ISCM

C0 note (16,35 Hz) — vibrating on liquid surface

D0 note (18.35 Hz) — vibrating on liquid surface

C0 note (16,35 Hz) — vibrating on liquid surface

F0 note (21.83 Hz) — vibrating on liquid surface

G0 note (24.50 Hz) — vibrating on liquid surface

A0 note (27.50 Hz) — vibrating on liquid surface

Fisher, Salina: Tupaia 

 

 

Basic information

  • Title: 
    Tupaia
  • Composer: 
  • Duration (in minutes): 
    8
  • Year of composition: 
    2018
  • First performance (year): 
    2018
  • First performance (venue): 
    Michael Fowler Centre, Wellington
  • First performance (performers): 
    New Zealand Symphony Orchestra
  • Conductor: 
    Obligatory
 

Notes

  • Program notes: 

    British explorer James Cook’s first voyage to the Pacific (The Endeavour, 1769) had dual purposes. Firstly, to observe the transit of Venus across the sun as seen from Tahiti, and secondly, to find evidence of the great southern continent Terra Australis Incognita. During their time in Tahiti, the Endeavour crew became acquainted with Tupaia, a master Polynesian navigator and arioi (Tahitian priest). Tupaia had an extraordinary geographical knowledge of the Pacific Islands, and was highly skilled in traditional navigation based on the sea, swells, currents, winds, and stars. At the insistence of Joseph Banks, a British naturalist, Tupaia joined the Endeavour voyage and played a vital role upon their landing in New Zealand, particularly in his ability to communicate with Māori due to similarities between Polynesian languages.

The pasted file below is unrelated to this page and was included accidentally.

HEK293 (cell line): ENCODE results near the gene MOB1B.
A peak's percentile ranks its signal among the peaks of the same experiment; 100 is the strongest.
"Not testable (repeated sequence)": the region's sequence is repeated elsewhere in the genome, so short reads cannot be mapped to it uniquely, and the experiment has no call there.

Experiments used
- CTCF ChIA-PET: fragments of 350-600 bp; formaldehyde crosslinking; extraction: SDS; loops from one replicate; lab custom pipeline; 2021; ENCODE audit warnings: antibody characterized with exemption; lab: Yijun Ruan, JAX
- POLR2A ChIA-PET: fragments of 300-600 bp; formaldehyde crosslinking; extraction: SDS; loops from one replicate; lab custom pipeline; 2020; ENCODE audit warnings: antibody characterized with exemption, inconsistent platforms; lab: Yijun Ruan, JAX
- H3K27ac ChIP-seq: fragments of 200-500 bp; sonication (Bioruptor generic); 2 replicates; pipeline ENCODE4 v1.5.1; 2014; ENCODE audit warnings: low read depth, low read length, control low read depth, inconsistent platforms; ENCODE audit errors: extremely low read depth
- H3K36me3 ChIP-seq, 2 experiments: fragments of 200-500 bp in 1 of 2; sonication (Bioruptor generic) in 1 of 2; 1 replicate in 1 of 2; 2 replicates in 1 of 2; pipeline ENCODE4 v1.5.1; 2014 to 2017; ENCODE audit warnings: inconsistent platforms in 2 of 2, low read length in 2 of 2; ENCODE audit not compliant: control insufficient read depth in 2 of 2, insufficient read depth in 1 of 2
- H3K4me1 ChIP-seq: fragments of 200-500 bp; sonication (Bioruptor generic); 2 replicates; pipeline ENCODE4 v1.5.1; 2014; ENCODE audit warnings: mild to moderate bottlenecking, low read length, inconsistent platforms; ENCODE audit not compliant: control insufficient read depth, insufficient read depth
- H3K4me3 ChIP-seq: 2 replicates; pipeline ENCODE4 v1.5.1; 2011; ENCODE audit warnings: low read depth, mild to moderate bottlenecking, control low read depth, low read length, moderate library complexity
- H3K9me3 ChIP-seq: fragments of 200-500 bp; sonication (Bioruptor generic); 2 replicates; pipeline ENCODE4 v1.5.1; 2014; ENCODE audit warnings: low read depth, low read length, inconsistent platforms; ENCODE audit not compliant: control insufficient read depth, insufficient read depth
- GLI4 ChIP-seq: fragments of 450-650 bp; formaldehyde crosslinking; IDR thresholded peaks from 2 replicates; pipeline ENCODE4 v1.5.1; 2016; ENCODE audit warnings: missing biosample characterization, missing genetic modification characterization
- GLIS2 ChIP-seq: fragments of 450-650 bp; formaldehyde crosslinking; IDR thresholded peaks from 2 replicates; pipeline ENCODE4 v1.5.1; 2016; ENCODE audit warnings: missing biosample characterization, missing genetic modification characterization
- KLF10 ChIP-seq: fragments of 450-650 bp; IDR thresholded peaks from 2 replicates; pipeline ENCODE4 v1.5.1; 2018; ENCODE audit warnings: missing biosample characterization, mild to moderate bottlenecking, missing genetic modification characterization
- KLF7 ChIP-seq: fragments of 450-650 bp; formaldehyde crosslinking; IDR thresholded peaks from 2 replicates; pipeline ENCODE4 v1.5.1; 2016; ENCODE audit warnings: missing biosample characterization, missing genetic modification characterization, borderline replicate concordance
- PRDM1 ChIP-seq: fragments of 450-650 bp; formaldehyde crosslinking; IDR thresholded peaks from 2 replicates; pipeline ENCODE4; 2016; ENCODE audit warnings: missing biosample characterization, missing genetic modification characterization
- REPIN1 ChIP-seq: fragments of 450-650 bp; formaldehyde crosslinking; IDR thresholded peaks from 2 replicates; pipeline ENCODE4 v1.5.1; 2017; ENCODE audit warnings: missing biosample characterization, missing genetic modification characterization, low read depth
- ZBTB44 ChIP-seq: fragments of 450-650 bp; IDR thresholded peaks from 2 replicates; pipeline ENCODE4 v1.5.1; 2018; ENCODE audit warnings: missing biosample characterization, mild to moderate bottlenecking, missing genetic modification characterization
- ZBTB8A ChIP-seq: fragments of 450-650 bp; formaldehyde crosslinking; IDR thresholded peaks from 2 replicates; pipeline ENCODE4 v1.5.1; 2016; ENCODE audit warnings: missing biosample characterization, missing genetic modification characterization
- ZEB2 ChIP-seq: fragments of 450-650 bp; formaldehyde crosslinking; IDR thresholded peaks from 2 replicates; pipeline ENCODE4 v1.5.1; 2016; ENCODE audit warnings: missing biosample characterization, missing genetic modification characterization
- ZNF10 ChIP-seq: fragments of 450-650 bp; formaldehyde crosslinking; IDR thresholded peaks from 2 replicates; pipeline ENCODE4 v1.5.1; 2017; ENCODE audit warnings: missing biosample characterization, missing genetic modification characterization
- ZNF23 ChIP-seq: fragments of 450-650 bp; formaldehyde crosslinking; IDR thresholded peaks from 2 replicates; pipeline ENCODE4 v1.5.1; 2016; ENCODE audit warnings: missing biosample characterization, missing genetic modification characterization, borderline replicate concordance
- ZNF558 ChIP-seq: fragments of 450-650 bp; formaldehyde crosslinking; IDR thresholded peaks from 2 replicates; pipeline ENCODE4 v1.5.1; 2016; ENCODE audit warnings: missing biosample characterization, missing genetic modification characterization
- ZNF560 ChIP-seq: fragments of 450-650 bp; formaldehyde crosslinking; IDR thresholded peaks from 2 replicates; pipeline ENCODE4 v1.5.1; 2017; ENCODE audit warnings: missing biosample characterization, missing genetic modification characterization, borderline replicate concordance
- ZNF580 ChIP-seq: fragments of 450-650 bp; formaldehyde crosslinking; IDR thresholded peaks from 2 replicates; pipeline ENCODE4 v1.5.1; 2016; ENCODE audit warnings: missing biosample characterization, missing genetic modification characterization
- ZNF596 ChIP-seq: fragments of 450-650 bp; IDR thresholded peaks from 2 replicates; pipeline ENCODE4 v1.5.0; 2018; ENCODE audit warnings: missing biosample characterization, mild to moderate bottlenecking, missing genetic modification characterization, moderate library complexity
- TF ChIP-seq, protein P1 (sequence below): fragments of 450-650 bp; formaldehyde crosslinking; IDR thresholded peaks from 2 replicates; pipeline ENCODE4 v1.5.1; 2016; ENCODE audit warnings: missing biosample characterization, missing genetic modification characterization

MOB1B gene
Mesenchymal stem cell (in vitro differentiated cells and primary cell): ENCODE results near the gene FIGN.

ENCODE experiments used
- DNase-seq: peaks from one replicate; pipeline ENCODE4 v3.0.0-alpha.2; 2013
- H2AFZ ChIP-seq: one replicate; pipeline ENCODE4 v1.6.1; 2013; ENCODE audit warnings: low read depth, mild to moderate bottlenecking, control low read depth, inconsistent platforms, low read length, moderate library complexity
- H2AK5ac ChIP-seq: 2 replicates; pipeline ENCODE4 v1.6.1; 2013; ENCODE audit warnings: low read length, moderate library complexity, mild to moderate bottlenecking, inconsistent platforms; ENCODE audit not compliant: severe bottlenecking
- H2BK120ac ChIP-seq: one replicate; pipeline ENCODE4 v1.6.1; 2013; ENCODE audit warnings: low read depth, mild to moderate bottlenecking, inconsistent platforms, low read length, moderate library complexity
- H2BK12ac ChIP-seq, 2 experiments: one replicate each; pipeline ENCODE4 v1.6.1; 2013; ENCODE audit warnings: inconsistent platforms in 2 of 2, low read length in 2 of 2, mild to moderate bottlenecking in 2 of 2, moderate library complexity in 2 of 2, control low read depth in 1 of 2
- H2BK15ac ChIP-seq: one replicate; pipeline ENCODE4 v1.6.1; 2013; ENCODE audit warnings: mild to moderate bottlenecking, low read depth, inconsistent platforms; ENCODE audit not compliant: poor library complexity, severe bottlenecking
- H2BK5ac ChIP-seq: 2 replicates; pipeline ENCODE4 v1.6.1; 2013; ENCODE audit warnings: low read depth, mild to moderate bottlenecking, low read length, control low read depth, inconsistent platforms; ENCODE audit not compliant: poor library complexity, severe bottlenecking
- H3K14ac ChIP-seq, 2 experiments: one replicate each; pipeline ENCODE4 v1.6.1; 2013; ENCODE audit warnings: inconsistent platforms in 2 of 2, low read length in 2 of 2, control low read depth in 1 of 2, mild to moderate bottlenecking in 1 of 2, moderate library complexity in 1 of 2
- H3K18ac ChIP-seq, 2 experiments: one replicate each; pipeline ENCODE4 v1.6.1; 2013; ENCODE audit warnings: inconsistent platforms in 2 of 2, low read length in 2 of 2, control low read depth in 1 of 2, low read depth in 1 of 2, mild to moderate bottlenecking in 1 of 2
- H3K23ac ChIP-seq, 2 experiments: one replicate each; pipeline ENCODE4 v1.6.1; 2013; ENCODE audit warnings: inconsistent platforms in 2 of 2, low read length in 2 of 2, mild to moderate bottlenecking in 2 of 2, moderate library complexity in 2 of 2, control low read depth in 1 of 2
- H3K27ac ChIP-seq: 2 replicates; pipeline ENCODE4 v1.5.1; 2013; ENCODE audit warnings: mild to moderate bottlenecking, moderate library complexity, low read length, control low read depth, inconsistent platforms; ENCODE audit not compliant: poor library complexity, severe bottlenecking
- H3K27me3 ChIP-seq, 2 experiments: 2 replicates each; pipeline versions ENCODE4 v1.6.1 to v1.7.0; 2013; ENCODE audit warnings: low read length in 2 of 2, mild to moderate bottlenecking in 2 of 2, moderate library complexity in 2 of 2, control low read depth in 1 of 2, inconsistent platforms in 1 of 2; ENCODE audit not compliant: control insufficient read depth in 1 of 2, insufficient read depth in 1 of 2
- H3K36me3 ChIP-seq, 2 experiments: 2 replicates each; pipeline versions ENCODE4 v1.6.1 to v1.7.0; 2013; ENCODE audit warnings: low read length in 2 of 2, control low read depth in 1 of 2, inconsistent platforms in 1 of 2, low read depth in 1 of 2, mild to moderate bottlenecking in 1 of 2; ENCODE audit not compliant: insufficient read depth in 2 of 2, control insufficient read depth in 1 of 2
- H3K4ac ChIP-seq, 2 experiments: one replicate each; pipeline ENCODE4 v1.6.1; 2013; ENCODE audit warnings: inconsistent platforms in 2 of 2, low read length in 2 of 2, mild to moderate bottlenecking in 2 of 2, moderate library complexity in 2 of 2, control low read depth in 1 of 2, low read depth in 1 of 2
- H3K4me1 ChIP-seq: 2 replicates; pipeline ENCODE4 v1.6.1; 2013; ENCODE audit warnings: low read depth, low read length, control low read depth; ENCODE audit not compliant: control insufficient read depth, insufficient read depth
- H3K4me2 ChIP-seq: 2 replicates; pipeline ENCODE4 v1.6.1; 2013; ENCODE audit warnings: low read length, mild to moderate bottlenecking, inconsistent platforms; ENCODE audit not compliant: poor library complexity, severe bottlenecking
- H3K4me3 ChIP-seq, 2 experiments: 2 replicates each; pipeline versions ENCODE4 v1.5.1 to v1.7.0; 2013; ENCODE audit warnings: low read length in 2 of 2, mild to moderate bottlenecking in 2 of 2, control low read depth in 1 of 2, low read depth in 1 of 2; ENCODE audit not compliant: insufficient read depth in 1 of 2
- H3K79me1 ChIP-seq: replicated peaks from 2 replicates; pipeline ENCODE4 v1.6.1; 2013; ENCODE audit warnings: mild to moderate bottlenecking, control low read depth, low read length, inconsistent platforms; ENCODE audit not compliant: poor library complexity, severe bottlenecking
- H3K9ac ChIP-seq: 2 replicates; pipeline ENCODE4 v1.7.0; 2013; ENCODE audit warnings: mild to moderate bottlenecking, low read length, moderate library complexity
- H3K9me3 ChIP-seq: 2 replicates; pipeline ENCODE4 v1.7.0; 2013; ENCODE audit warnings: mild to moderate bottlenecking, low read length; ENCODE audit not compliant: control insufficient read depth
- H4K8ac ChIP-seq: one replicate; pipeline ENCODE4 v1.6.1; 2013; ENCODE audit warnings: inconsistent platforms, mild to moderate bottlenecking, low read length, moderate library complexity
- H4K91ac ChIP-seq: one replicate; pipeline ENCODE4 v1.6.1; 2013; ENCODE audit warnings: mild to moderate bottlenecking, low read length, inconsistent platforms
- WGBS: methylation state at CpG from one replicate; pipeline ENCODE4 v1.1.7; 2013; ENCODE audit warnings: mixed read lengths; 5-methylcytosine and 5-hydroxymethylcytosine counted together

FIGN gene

On board the Endeavour, Tupaia transcribed his extensive memorized geography of the Pacific using newly acquired cartographical skills. Although this surviving Chart of Islands has the appearance of a Western map, the positions of the 74 islands are based on a series of Polynesian island compasses relative to a central island (Tupaia’s home, Ra’iatea), rather than cardinal points; with distances based on sailing durations. This fascinating record of cultural and navigational interaction inspired my compositional process, particularly in terms of the concept of notation as ‘mapping’ or ‘transcription of space’. My work, Tupaia, also draws inspiration from the idea of celestial navigation: the constant and gradual shift in perspective necessary to perceive the ‘rise and fall’ of stars, and ultimately to move forward.

 

Instruments

Total number of musicians: 
77
Musicians1st player2nd player
Flute
3
C
C
G alto
Oboe
3
Oboe
Oboe
Clarinet
3
B-flat
B-flat
Bassoon
3
Bassoon
Bassoon
Horn (F)
4
Trumpet
3
B-flat
B-flat
Trombone
3
Tenor
Tenor
Tuba
1
MusiciansInstruments
Percussion
3
Chimes
Crotales
Glockenspiel
Vibraphone (F3)
Timpani
Bass Drum
Tamtam
Tom-Toms
Other
Harp
1
 
Musicians1st player2nd player
Violin
26
Viola
10
Cello
8
Double Bass
6
4-string
4-string

 

 

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